The 12 weights look identical and weigh 1kg,2kg,3kg......12kg.Each mark on the rod is 1m apart. Identify which weight is where and sum of marked weights

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  • $\begingroup$ Are you sure this is solvable? Two of the weights seem to have to be the same (if we are numbering 1,2,3,... left to right, top to bottom, then the two weights which are equal are 3 and 6 because each is one quarter of the string. Sorry I can't clarify without a diagram) $\endgroup$ – Wen1now Feb 23 '17 at 6:02
  • $\begingroup$ I know it's solvable as I know the answer.I just don't know how it is obtained $\endgroup$ – ULTIMATEGAMER07 Feb 23 '17 at 6:03
  • $\begingroup$ The weights aren't allowed to be the same, are they? $\endgroup$ – Wen1now Feb 23 '17 at 6:04
  • $\begingroup$ Nope 1 to 12 ..Each used once $\endgroup$ – ULTIMATEGAMER07 Feb 23 '17 at 6:05
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    $\begingroup$ Can you tell us where you got this question? If it's from an ongoing contest or plagiarized, we may have to remove it. $\endgroup$ – Deusovi Feb 23 '17 at 6:22

Label the weights, from top to bottom then left to right, as A B C D E F G H I J K L.
You have the following relations, as each bar in the system must be level:

3J = 2H+I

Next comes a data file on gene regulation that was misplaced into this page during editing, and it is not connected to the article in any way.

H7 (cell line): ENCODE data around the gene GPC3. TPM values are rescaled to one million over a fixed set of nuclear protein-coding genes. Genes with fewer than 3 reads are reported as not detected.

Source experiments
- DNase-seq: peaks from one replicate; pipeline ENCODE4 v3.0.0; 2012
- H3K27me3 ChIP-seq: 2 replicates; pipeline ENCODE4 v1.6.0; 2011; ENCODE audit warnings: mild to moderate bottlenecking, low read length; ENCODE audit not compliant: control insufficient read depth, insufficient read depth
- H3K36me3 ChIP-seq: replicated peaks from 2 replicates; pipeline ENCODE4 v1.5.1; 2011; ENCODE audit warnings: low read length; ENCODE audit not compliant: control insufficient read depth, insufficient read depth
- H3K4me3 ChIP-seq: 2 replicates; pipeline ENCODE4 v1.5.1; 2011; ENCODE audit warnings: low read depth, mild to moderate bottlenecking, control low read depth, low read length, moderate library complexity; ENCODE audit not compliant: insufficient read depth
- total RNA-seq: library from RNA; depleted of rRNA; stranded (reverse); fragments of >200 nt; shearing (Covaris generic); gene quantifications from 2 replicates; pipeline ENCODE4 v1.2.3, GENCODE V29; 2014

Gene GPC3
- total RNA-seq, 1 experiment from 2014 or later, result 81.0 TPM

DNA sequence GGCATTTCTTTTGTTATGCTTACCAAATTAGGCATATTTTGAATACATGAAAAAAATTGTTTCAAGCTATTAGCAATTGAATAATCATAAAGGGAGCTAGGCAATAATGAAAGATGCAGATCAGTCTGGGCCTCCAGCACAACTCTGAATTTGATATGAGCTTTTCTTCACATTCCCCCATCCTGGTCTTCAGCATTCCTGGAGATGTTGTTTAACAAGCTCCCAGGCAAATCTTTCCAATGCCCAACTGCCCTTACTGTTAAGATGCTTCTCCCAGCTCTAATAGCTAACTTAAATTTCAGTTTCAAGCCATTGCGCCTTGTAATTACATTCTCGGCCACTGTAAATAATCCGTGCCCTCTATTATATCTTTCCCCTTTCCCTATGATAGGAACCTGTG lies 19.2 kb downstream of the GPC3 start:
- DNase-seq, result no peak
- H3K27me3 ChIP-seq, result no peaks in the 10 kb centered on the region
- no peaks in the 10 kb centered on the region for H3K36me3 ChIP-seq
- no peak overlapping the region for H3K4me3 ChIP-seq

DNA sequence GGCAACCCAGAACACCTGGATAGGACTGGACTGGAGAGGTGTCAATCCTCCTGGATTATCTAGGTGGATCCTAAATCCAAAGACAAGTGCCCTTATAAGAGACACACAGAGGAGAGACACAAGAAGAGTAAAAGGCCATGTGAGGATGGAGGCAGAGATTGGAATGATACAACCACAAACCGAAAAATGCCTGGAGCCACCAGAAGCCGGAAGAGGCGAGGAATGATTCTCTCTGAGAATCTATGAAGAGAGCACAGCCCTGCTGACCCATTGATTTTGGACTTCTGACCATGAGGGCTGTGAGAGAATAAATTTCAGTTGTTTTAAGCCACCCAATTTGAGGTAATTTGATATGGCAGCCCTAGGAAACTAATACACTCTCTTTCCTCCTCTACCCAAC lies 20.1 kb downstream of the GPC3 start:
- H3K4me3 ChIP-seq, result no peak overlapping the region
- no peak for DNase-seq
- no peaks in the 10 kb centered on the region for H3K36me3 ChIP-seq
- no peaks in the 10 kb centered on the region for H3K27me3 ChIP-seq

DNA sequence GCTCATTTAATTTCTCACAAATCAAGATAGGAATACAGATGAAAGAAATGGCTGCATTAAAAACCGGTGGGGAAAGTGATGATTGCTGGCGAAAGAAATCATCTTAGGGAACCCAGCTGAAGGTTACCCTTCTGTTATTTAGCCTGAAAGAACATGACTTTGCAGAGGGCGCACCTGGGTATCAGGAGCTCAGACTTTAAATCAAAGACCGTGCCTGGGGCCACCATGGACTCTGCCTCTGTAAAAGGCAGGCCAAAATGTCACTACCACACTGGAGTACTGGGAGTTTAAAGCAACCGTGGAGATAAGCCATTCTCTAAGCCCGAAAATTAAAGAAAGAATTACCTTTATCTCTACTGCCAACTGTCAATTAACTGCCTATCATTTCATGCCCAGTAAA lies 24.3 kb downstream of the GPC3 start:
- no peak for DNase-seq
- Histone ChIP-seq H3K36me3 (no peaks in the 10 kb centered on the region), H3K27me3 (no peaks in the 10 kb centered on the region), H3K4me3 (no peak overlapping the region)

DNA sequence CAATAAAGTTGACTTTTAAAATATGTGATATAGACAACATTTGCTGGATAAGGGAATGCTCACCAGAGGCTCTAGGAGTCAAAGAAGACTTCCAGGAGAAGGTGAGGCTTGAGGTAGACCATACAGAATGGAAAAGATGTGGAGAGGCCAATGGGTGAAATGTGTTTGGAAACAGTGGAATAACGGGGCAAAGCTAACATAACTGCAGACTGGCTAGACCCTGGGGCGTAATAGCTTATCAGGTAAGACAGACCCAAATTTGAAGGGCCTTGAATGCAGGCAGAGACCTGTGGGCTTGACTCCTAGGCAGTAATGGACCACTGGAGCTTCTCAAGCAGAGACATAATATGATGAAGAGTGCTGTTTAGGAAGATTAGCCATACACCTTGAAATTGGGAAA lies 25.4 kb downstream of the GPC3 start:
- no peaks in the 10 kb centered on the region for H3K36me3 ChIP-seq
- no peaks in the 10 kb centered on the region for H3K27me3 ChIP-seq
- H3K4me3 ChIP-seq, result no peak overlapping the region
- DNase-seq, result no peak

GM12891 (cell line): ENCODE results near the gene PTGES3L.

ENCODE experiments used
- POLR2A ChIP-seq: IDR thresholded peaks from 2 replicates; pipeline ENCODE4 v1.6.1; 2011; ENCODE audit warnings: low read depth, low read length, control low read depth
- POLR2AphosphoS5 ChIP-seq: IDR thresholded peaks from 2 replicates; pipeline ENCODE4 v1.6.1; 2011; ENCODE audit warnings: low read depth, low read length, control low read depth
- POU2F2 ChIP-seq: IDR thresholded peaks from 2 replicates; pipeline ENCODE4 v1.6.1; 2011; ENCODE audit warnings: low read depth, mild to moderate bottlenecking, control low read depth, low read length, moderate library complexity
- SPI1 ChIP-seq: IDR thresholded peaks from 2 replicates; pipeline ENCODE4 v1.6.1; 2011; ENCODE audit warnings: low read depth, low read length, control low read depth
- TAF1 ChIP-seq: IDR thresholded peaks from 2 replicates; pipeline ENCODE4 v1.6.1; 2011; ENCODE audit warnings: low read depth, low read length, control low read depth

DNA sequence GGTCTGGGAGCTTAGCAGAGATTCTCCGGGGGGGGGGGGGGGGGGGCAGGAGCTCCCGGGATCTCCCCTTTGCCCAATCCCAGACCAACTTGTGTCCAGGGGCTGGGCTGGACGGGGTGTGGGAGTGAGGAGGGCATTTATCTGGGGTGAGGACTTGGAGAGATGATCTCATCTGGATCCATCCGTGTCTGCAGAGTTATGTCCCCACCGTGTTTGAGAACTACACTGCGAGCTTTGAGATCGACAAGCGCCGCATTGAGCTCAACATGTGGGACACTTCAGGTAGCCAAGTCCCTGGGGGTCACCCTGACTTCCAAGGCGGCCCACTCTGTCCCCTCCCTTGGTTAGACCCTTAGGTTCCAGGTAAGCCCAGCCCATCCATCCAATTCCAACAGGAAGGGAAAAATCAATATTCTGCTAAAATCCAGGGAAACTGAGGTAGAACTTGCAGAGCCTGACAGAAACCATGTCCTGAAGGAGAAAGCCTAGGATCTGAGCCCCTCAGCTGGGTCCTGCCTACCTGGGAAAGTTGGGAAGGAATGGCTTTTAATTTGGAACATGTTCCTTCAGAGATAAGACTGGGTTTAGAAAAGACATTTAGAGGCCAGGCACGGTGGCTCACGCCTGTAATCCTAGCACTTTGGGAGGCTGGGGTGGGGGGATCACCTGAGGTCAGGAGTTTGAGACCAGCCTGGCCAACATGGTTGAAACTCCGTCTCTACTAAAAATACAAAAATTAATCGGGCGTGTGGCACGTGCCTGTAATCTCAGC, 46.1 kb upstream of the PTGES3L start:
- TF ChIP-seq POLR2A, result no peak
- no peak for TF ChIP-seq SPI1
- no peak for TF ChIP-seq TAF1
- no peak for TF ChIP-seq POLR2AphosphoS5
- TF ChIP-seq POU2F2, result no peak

3K = L
C = D+2E
F = K+L+2G
2(C+D+E) = 2(F+G+K+L)
A+3(H+I+J) = (C+D+E+F+G+K+L)+3B

Each of these letters must be a unique integer between 1 and 12 inclusive, such that each of those values is used exactly once.

The only solution that satisfies all of these is:


What drastically limits the possibilities is:

2(C+D+E) = 2(F+G+K+L)

As this means ...

C+D+E and F+G+K+L must each be at least 14.
Further confining the values around L=3K and C=D+2E, the possibilities narrow quickly.

At C+D+E=F+G+K+L=20 we find a useful solution.
The other values for H,I,J come quickly as few working choices remain.
At the end, only 9 and 10 are left for A and B, and those are easily placed.

  • $\begingroup$ It has never been so painful to get ninja'd... I have been working on this for an hour and just finished it now... Was starting to think about how I could describe the whole mess in my notebook in a post. $\endgroup$ – stack reader Feb 23 '17 at 8:30
  • $\begingroup$ Oh man. I spent the last 15 minutes trying to explain it in a way that was even remotely readable. I know your pain. $\endgroup$ – Rubio Feb 23 '17 at 8:31
  • $\begingroup$ OK so there is no definite way to solve it I guess.I was able to get the answer by trial and error but I posted it here in hopes of finding a way to solve it .Thanks anyway...Nice solution $\endgroup$ – ULTIMATEGAMER07 Feb 23 '17 at 12:48
  • $\begingroup$ How is it that it must be at least 14? Sorry if I'm being stupid $\endgroup$ – ULTIMATEGAMER07 Feb 23 '17 at 12:52
  • $\begingroup$ You have 7 integers, grouped 3 and 4, where the sums of the two groups must be equal. Clearly the minimal values are 1,2,...,6,7 since they must be 1..12 and unique, and thus confined the lowest possible total for all 7 is 28, or 14 per group. (Groups such as, say, 1,2,4,7 + 3,5,6 show that totals of 14 are possible.) You can't get smaller than that without duplicating a value. $\endgroup$ – Rubio Feb 23 '17 at 15:35

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